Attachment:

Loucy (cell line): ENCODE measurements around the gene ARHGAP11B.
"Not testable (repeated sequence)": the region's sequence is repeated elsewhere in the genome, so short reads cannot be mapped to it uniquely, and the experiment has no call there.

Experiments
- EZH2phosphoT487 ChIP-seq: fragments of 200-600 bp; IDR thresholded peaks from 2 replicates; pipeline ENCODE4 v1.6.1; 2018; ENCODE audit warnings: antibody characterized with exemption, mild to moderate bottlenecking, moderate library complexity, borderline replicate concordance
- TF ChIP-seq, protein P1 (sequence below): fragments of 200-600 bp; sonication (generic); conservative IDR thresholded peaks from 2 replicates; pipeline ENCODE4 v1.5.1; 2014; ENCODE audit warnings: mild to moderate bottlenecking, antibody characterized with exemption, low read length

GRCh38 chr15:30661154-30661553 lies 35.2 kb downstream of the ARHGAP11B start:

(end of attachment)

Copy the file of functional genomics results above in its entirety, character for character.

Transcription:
Loucy (cell line): ENCODE measurements around the gene ARHGAP11B.
"Not testable (repeated sequence)": the region's sequence is repeated elsewhere in the genome, so short reads cannot be mapped to it uniquely, and the experiment has no call there.

Experiments
- EZH2phosphoT487 ChIP-seq: fragments of 200-600 bp; IDR thresholded peaks from 2 replicates; pipeline ENCODE4 v1.6.1; 2018; ENCODE audit warnings: antibody characterized with exemption, mild to moderate bottlenecking, moderate library complexity, borderline replicate concordance
- TF ChIP-seq, protein P1 (sequence below): fragments of 200-600 bp; sonication (generic); conservative IDR thresholded peaks from 2 replicates; pipeline ENCODE4 v1.5.1; 2014; ENCODE audit warnings: mild to moderate bottlenecking, antibody characterized with exemption, low read length

GRCh38 chr15:30661154-30661553 lies 35.2 kb downstream of the ARHGAP11B start: